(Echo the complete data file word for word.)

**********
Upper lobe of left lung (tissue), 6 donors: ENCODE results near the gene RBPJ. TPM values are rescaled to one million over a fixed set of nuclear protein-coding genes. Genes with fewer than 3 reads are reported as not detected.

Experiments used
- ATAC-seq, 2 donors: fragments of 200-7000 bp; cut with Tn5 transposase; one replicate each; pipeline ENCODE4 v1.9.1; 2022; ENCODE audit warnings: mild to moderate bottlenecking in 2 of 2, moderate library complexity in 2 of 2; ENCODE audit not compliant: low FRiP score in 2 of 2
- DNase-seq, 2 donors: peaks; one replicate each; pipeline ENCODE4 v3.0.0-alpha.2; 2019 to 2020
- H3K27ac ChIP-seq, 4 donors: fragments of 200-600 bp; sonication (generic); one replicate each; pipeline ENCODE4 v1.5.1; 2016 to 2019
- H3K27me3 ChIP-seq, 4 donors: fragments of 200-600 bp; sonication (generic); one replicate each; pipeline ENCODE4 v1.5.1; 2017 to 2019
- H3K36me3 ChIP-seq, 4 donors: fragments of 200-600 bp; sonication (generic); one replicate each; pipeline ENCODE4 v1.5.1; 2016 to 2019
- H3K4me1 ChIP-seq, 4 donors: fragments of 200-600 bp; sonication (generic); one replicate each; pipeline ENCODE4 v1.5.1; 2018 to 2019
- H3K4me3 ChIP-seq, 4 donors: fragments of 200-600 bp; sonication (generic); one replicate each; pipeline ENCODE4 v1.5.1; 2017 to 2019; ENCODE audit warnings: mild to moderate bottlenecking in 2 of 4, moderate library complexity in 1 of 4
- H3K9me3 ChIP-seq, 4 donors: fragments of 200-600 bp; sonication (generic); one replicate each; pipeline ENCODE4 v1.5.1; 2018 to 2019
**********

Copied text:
Upper lobe of left lung (tissue), 6 donors: ENCODE results near the gene RBPJ. TPM values are rescaled to one million over a fixed set of nuclear protein-coding genes. Genes with fewer than 3 reads are reported as not detected.

Experiments used
- ATAC-seq, 2 donors: fragments of 200-7000 bp; cut with Tn5 transposase; one replicate each; pipeline ENCODE4 v1.9.1; 2022; ENCODE audit warnings: mild to moderate bottlenecking in 2 of 2, moderate library complexity in 2 of 2; ENCODE audit not compliant: low FRiP score in 2 of 2
- DNase-seq, 2 donors: peaks; one replicate each; pipeline ENCODE4 v3.0.0-alpha.2; 2019 to 2020
- H3K27ac ChIP-seq, 4 donors: fragments of 200-600 bp; sonication (generic); one replicate each; pipeline ENCODE4 v1.5.1; 2016 to 2019
- H3K27me3 ChIP-seq, 4 donors: fragments of 200-600 bp; sonication (generic); one replicate each; pipeline ENCODE4 v1.5.1; 2017 to 2019
- H3K36me3 ChIP-seq, 4 donors: fragments of 200-600 bp; sonication (generic); one replicate each; pipeline ENCODE4 v1.5.1; 2016 to 2019
- H3K4me1 ChIP-seq, 4 donors: fragments of 200-600 bp; sonication (generic); one replicate each; pipeline ENCODE4 v1.5.1; 2018 to 2019
- H3K4me3 ChIP-seq, 4 donors: fragments of 200-600 bp; sonication (generic); one replicate each; pipeline ENCODE4 v1.5.1; 2017 to 2019; ENCODE audit warnings: mild to moderate bottlenecking in 2 of 4, moderate library complexity in 1 of 4
- H3K9me3 ChIP-seq, 4 donors: fragments of 200-600 bp; sonication (generic); one replicate each; pipeline ENCODE4 v1.5.1; 2018 to 2019